Nokia Lumia 735
I was really curious to try a mid-range Lumia as I own the current flagship Lumia 930 and thought it'd be interesting to see what, if anything, had been compromised between the two experiences. As it turns out, it's hard to find a practical difference between the two in everyday use. The most obvious difference is the build. The 930 has that lovely, rigid metallic band joining the glass screen to the polycarbonate back. On the 735, the whole phone is made of that matt polycarbonate in the style of the older 800 or 920 models. This is no bad thing, and means there are no joins around the handset. It's one piece of smooth, high quality plastic and the screen's curved edges melt into it, which makes swiping around the Windows Phone 8.1 (with Denim) interface feel awesome and really natural.
I was sent the green version, but it's also available in orange, white and regular black for the more conservative amongst us. Many employers are rolling these out so having less "fun" colours available is a good move for professionals!
I was surprised to find that the phone's green shell is removable and this is the first Nokia phone I've used in years where the battery is replaceable. This is a feature many people like, as they can carry spares with them (although I found battery life to be above average). Removing the battery enables you to insert your SIM card and expand the storage with micro SD cards too, which is a very welcome feature. More on potential storage issues for heavy users later.
Removing the cover from the screen is an easy process, and it doesn't feel flimsy. The cover also adds QI wireless charging to the phone which is something I've come to really love having in my life. It's also becoming more ubiquitous, as the latest Samsung phones support it and IKEA have released a range of QI charging furniture and accessories for the home. It's hard to argue that they've scrimped on features here, however the phone didn't come with an actual wireless charger, another piece of evidence pointing to the fact this is a medium budget phone.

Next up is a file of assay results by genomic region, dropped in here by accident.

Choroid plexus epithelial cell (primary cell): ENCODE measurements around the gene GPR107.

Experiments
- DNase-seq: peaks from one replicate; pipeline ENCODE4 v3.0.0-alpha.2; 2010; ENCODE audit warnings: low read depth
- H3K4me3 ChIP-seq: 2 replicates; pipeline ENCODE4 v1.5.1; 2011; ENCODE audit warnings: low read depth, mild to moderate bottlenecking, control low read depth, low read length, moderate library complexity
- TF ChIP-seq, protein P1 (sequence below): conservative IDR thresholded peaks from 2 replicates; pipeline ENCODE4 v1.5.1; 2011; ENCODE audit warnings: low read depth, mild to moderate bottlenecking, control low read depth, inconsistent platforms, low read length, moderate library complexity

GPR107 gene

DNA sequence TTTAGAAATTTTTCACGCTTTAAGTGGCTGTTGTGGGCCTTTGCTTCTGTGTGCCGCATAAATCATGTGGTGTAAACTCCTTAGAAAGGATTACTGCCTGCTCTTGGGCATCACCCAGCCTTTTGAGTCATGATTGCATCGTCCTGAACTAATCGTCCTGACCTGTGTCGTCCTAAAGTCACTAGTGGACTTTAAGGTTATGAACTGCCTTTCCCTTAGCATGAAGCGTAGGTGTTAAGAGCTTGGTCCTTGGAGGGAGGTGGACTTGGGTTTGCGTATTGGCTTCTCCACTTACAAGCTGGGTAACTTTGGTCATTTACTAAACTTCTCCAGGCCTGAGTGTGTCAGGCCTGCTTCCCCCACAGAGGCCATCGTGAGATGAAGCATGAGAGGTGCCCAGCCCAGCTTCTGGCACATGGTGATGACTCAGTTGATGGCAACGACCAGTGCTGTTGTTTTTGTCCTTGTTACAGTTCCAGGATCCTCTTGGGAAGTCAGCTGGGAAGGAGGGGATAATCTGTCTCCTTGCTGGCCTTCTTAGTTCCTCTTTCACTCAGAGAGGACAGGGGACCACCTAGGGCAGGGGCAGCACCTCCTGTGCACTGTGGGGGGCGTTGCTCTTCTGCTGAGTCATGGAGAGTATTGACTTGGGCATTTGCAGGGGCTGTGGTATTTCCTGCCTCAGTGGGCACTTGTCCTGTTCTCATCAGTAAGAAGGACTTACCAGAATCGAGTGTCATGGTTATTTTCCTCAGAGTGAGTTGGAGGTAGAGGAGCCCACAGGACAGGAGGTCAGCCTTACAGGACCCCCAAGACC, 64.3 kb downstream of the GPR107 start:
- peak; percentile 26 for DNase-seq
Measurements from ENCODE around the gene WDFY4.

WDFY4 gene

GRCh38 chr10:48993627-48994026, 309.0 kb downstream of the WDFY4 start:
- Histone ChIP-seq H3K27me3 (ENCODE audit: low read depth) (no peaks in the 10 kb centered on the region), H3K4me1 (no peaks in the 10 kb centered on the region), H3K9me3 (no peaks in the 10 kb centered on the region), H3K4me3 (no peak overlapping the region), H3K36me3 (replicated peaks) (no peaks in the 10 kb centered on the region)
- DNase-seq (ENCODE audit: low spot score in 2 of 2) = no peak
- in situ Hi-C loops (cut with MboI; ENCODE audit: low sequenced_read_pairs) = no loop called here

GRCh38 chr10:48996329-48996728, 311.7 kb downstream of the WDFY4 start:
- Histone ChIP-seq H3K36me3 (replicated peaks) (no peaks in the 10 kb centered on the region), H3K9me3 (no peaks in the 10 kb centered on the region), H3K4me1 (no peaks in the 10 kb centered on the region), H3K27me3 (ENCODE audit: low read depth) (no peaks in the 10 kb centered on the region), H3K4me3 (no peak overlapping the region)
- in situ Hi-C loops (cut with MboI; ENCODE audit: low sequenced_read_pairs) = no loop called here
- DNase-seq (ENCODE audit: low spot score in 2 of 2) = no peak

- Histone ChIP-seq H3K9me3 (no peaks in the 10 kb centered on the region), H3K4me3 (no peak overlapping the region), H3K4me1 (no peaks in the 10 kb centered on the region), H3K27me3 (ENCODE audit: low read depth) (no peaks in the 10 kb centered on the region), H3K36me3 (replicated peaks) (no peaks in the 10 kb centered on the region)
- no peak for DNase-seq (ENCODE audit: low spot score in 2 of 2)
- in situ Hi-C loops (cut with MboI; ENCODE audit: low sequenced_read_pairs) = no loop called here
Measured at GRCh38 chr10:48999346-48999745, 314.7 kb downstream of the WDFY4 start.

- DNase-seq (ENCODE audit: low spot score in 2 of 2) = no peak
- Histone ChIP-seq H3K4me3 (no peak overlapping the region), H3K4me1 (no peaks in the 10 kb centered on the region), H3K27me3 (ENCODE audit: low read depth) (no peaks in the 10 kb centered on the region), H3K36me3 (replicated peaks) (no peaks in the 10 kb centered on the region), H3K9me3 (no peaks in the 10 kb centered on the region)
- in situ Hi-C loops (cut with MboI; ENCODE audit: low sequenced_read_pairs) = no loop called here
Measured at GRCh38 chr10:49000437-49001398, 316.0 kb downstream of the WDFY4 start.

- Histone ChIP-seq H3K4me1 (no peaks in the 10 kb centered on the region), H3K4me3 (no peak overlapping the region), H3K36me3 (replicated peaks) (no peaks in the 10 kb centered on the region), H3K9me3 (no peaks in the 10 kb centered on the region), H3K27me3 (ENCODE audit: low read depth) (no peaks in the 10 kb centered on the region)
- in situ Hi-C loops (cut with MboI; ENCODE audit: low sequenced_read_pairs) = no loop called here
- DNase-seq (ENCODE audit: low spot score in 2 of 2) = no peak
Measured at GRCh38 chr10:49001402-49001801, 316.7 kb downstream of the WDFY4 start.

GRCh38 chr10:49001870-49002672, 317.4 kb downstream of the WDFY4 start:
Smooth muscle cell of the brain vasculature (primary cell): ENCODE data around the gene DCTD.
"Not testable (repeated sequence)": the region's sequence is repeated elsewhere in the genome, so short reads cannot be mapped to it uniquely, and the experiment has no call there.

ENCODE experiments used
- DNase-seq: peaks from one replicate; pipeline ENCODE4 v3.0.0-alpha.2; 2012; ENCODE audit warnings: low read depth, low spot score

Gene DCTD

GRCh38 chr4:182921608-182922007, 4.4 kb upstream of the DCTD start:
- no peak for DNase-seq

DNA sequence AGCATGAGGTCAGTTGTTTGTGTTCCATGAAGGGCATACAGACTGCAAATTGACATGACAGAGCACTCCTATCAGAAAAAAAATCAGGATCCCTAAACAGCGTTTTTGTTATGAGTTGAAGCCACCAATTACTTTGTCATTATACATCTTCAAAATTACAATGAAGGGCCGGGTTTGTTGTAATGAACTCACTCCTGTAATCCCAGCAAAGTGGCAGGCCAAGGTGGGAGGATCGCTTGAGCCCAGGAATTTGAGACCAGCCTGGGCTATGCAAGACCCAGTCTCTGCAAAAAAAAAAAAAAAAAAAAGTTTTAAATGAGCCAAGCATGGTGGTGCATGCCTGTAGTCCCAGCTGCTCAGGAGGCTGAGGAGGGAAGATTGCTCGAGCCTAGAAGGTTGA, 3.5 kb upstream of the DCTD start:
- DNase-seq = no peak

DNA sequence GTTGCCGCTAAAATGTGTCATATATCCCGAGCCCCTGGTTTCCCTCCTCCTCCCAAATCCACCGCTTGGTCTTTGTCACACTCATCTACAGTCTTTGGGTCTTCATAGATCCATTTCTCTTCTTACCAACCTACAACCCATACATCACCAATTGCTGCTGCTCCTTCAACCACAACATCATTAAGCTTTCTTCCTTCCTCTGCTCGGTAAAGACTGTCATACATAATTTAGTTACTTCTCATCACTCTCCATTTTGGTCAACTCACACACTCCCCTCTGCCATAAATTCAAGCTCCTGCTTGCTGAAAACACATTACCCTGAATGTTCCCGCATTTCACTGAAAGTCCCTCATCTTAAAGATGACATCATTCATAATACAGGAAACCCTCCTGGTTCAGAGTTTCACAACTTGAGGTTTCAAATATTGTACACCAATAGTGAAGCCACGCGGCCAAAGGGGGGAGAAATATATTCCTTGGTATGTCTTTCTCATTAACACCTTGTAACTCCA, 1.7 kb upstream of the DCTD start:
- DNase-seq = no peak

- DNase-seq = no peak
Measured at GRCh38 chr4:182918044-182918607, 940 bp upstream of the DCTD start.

On start-up, I noticed it's a faster process by a few seconds than starting the Lumia 930. I don't know whether that's to do with the amount I already have stored on my phone, or the fact that the Lumia 735 comes with the latest "Lumia Denim" firmware installed out of the box, but every little helps on a phone with a less powerful processor.
Another thing that really surprised me about the phone is the quality of the screen. It's blacks and dark colours are really dark, and colours are vivid and clear. It's an HD screen (although not the Full HD found on the higher-end models) and looks really impressive and very easy to read. No scrimping evident here. One niggle I found with the screen is that the auto-brightness settings default to slightly darker than I personally like, which I've not noticed on other models, but it's only a small thing, and easy to choose your own preferred brightness in settings.
Something I didn't actually notice until I'd started the Lumia 735 was that it has no physical buttons on the front. Most people are used to at least one, whether it's the home button on iPhone; Android's various menu and "back" buttons or the three uniform Windows Phone back, home and search (now Cortana) buttons. It's only when the icons pop up at the bottom of the screen that you realise there's been a change.
I'm not entirely convinced it's a welcome change either. I had to turn the "auto-hide" feature off, so that they were always visible as it seemed inconsistent when they would hide themselves and needed an extra gesture to make them reappear to go either go back a page in apps, or to initiate app-switching. The situation is the same to return home. I tried on a number of occasions to get used to this, but had to make the buttons appear permanently. It's personal choice again though, and at least the option is there. Without the buttons on the screen, the extra space available is noticeable.